Daily Republic: Probation Department: A little positivity goes a long way


In the Daily Republic

FAIRFIELD — Only 19% of the adult probationers who were in the Solano County system in 2018 and 2019 were convicted of a felony within two years of leaving supervision.

And those individuals who participate in the Centers for Positive Change programs do even better, Chief Probation Officer Chris Hansen told the Board of Supervisors on Tuesday.

“For those who do complete the (Centers for Positive Change programs), they actually have a faster drop in recidivism than our regular population,” Hansen said.

The centers, one in Fairfield and one in Vallejo, serve as a one-stop location at which participants can address a range of issues, including substance use, mental health, work skills development and housing.

Tim Mahoney is one of those individuals.

“This is really exciting for me. I came from a really bad background when I was a kid,” said Mahoney, who unveiled a painting that will hang in the Therapeutic Social Services Center, part of the Probation Department’s office in Vallejo.

Mahoney recounted a story of addiction, his time in the criminal justice system and even losing his first two children, who he has not seen in 11 years.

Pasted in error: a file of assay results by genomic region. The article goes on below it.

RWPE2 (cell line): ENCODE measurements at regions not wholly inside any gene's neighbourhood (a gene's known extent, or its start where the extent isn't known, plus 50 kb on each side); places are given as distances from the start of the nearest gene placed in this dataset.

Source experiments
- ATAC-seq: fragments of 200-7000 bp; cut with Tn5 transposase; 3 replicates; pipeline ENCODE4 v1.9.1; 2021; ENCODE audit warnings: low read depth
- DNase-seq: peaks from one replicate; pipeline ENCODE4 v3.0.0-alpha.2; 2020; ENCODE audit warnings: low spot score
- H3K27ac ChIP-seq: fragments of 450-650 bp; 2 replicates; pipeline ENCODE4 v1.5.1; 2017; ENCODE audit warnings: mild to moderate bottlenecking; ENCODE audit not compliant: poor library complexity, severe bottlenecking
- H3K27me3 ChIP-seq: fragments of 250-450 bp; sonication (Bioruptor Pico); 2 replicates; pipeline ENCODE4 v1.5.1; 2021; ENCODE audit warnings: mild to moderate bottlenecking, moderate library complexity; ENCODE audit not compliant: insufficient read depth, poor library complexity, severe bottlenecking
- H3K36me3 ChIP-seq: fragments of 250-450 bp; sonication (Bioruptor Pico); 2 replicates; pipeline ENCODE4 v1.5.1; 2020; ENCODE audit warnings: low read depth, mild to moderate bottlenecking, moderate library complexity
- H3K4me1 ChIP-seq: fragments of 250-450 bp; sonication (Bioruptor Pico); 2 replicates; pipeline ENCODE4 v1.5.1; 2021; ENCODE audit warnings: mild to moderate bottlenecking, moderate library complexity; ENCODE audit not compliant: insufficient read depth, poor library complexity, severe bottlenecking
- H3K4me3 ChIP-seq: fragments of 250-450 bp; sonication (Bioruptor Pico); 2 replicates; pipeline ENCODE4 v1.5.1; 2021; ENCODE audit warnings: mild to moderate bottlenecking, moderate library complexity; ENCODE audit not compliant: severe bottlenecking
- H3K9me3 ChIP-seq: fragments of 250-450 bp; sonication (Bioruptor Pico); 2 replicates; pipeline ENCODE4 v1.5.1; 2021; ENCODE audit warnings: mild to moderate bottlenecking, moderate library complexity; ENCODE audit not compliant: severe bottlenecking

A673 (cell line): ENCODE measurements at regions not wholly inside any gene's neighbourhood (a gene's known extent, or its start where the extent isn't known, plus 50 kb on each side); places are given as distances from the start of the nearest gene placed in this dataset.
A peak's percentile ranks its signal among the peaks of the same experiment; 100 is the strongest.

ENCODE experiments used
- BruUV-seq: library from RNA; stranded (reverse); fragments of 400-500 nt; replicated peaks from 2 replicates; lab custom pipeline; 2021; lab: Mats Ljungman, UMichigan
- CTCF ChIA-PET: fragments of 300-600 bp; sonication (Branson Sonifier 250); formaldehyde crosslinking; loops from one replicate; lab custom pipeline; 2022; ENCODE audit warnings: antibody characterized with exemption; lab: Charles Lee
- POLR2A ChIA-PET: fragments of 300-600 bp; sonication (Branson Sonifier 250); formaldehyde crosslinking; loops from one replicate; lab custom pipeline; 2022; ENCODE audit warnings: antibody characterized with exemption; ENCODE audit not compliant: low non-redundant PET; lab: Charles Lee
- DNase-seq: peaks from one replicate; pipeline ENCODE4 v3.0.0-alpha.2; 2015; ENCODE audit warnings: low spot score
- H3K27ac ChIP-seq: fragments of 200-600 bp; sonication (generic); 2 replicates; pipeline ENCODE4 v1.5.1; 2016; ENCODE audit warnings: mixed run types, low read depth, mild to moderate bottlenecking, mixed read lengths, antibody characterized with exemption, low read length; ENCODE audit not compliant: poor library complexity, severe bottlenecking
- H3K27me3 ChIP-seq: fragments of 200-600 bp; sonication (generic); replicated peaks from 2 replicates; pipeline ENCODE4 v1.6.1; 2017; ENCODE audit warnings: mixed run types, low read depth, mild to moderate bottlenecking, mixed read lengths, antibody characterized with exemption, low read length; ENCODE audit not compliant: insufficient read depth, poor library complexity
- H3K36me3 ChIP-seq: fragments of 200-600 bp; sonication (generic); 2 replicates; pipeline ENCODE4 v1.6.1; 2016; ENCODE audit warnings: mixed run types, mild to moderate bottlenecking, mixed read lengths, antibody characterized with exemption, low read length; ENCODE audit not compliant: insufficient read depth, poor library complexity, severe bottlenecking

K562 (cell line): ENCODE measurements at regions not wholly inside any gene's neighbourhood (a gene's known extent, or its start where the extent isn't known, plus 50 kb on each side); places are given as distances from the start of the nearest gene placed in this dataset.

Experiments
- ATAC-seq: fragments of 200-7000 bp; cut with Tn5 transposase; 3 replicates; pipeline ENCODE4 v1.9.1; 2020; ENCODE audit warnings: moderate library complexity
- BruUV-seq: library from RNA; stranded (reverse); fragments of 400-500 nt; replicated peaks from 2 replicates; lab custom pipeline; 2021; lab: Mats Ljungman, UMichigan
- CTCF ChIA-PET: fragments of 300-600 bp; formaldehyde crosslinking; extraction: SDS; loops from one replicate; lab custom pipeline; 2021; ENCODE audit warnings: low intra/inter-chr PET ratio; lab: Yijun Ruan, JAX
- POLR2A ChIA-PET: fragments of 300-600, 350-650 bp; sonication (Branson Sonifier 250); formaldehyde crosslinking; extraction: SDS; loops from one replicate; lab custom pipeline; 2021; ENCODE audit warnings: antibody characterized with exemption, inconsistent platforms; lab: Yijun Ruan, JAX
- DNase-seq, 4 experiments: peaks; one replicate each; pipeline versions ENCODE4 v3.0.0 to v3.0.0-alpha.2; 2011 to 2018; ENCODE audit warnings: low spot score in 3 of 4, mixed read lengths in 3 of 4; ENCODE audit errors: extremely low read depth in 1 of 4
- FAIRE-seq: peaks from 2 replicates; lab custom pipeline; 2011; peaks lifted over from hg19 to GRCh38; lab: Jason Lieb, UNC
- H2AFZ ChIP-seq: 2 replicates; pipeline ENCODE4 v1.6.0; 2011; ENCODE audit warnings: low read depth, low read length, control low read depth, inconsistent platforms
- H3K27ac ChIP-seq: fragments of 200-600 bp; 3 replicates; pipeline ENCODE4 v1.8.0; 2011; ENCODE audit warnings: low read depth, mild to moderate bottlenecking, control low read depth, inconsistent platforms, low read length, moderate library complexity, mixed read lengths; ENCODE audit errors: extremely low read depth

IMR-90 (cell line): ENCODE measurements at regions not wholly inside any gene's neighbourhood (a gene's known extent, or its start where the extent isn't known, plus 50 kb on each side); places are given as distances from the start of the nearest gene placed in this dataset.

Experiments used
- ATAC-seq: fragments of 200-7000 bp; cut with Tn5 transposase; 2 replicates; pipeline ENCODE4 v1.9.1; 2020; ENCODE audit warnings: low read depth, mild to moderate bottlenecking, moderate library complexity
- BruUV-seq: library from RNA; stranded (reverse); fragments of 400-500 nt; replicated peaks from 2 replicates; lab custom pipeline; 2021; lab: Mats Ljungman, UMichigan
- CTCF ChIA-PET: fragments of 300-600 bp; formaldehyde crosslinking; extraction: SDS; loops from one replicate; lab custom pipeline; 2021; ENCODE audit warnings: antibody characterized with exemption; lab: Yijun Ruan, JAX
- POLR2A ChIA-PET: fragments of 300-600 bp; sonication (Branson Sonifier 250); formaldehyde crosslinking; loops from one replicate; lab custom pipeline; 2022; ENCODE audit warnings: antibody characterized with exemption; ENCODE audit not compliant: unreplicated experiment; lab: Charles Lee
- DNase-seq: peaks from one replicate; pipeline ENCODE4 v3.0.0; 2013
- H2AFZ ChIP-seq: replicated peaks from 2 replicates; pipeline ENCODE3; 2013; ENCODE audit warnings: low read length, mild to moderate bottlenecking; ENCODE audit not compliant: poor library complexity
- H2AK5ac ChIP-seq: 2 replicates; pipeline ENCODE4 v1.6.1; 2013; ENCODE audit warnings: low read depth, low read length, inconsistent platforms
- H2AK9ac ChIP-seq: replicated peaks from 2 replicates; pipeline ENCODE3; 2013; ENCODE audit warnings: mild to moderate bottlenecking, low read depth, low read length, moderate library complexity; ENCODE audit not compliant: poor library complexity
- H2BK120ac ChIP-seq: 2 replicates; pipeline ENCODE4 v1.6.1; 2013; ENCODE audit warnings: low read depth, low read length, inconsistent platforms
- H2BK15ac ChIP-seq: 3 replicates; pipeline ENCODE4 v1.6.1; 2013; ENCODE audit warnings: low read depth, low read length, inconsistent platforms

Now he has two more children, who also were taken from him, but ultimately returned, and he has been sober for nearly two years. Painting clears his head.

“I had a lot of mental trauma … and when I paint, it all goes away,” he said. “I hope to do something with it, but I’m not going to stop. It’s a necessity.”

He also told the board how critical it is in the “addict world” to have a place to live if there is any hope to get clean.

The comment followed an earlier presentation on the Probation Department’s housing program, which includes short-term sober-living transitional housing, rapid re-housing – a housing first model – and permanent housing.

“If we don’t have a place to put their heads, we can’t do the other treatments,” Hansen said.

The board presentation also included the changing world of juvenile probation, and especially what will be the influx of offenders who otherwise would have been incarcerated in a state facility.

While Hansen said the department never forgets why those individuals are where they’re at, they have tried to create a more comfortable and functioning environment to live in during their stay.

That is also true for the lower-level juvenile probationers, who have opportunities to complete their high school education, take community college classes, learn trade skills, technology skills and better relationship counseling. There are even two music studios.

Dean Wilder played a tape of a rap song produced by one of the probationers, its theme, “I’m not coming back.”

Breaking those ties to the people and the environment that sent these individuals to the Probation Department in the first place, Hansen said, is one of the toughest challenges his department faces.

That is why his staff does not turn away anyone who has been in the system – sometimes the probation facilities are the only positive place for them to go.

That is why the next step in the evolution of the system is more prevention. Hansen talked about seeking grants that will allow his staff to get out into the schools more.